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Reading the mobile brain: from laboratory to real-world electroencephalography

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Glatz,  C
Project group: Motion Perception & Simulation, Max Planck Institute for Biological Cybernetics, Max Planck Society;
Department Human Perception, Cognition and Action, Max Planck Institute for Biological Cybernetics, Max Planck Society;
Project group: Cognition & Control in Human-Machine Systems, Max Planck Institute for Biological Cybernetics, Max Planck Society;
Max Planck Institute for Biological Cybernetics, Max Planck Society;

/persons/resource/persons216472

Ditz,  J
Max Planck Institute for Biological Cybernetics, Max Planck Society;
Department Human Perception, Cognition and Action, Max Planck Institute for Biological Cybernetics, Max Planck Society;

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Lahmer,  M
Max Planck Institute for Biological Cybernetics, Max Planck Society;
Department Human Perception, Cognition and Action, Max Planck Institute for Biological Cybernetics, Max Planck Society;

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Chuang,  LL
Project group: Cognition & Control in Human-Machine Systems, Max Planck Institute for Biological Cybernetics, Max Planck Society;
Max Planck Institute for Biological Cybernetics, Max Planck Society;
Department Human Perception, Cognition and Action, Max Planck Institute for Biological Cybernetics, Max Planck Society;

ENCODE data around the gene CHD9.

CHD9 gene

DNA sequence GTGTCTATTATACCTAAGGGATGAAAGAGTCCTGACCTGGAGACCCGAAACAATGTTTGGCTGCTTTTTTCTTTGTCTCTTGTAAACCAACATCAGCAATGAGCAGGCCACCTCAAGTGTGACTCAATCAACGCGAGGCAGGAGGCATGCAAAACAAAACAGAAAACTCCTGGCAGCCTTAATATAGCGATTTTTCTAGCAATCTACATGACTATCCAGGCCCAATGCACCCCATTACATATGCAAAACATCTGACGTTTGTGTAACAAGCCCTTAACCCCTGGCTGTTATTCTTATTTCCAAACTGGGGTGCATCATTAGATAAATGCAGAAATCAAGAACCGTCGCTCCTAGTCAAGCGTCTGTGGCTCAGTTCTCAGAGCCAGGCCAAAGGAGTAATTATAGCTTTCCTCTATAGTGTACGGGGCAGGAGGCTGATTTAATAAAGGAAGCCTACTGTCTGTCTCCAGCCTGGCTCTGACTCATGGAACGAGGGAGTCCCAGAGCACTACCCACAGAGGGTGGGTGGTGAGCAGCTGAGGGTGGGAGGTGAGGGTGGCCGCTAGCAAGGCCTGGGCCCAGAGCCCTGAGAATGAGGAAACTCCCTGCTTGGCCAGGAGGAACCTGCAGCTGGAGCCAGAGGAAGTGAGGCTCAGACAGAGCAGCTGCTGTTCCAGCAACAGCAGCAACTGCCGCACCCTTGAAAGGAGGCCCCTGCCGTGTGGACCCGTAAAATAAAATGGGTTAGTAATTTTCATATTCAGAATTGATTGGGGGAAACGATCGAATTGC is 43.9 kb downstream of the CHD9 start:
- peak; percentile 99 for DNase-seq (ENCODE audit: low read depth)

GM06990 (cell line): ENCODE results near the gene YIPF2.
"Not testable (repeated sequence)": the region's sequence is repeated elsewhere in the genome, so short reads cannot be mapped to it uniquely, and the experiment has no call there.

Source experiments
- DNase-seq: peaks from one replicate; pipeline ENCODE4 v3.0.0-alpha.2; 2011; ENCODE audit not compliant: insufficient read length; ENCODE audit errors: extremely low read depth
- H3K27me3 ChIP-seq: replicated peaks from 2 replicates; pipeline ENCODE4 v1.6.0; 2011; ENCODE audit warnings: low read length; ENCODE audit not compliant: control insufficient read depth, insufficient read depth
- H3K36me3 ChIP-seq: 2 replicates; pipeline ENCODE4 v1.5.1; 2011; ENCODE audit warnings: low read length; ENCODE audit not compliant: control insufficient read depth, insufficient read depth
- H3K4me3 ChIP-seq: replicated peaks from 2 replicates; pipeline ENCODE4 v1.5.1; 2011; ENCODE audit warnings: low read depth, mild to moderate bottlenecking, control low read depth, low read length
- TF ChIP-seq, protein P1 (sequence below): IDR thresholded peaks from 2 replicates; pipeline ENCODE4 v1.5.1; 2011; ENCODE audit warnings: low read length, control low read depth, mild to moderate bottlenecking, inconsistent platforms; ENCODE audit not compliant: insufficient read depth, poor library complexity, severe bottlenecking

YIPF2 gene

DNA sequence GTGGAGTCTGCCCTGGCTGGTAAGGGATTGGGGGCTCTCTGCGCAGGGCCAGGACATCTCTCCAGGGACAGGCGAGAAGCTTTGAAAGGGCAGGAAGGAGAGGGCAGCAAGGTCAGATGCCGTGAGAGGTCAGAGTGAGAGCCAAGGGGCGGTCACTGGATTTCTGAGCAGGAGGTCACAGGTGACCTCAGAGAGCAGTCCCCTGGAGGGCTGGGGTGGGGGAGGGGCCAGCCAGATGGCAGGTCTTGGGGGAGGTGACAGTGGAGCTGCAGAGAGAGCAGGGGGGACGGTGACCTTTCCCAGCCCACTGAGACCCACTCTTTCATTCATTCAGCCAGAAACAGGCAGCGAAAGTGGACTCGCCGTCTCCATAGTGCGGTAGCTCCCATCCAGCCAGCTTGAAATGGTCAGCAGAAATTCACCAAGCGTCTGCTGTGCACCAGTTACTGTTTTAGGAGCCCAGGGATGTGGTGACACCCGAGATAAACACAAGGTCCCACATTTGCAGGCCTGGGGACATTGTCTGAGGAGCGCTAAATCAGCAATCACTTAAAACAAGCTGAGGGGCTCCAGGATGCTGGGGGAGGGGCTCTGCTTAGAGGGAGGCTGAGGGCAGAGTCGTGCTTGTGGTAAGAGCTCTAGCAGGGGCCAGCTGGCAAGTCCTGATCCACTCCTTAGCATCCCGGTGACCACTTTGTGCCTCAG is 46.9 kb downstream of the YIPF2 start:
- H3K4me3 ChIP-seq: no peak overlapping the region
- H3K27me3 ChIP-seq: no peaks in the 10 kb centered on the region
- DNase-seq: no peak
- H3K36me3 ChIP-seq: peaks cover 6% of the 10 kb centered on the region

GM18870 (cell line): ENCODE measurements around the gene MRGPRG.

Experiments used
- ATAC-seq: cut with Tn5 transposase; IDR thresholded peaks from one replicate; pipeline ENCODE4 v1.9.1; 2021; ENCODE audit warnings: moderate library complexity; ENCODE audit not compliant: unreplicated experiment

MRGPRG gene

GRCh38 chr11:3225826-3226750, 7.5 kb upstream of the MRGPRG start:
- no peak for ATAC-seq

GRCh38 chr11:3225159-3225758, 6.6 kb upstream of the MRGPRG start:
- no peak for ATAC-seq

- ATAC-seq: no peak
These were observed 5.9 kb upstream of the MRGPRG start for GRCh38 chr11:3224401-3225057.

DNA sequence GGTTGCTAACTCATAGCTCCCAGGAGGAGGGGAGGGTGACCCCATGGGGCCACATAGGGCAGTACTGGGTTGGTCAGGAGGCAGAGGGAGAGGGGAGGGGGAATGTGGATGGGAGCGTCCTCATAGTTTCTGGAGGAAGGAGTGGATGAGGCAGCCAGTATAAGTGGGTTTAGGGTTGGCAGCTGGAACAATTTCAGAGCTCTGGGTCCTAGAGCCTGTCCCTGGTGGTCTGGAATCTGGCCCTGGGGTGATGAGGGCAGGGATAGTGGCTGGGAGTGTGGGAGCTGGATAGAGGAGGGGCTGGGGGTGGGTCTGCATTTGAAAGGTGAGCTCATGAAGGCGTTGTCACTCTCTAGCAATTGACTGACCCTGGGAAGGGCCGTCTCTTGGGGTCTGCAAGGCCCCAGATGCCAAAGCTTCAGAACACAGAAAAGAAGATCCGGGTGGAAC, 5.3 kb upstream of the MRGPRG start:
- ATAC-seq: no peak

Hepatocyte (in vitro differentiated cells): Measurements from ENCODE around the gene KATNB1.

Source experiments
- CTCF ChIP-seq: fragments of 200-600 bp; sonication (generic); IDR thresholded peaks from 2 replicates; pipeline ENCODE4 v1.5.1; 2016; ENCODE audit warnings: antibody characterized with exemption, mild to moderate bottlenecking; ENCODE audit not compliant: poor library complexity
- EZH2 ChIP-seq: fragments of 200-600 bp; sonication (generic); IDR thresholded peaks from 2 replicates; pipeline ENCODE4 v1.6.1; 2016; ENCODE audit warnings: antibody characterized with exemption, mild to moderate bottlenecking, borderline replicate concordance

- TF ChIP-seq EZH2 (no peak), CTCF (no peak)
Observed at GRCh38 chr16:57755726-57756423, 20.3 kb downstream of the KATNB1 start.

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Citation

Glatz, C., Ditz, J., Kosch, T., Schmidt, A., Lahmer, M., & Chuang, L. (2017). Reading the mobile brain: from laboratory to real-world electroencephalography. In N. Henze, P. Woźniak, K. Váánánen, J. Williamson, & S. Schneegass (Eds.), 16th International Conference on Mobile and Ubiquitous Multimedia (MUM 2017) (pp. 573-579). New York, NY, USA: ACM Press.


Cite as: http://hdl.handle.net/21.11116/0000-0000-C371-4
Abstract
It is increasingly viable to measure the brain activity of mobile users, as they go about their everyday business in their natural world environment. This is due to: (i) modern signal processing methods, (ii) lightweight and cost-effective measurement devices, and (iii) a better, albeit incomplete, understanding of how measurable brain activity relates to mental processes. Here, we address how brain activity can be measured in mobile users and how this contrasts with measurements obtained under controlled laboratory conditions. In particular, we will focus on electroencephalography (EEG) and will cover: (i) hardware and software implementation, (ii) signal processing techniques, (iii) interpretation of EEG measurements. This will consist of hands-on analyses of real EEG data and a basic theoretical introduction to how and why EEG works.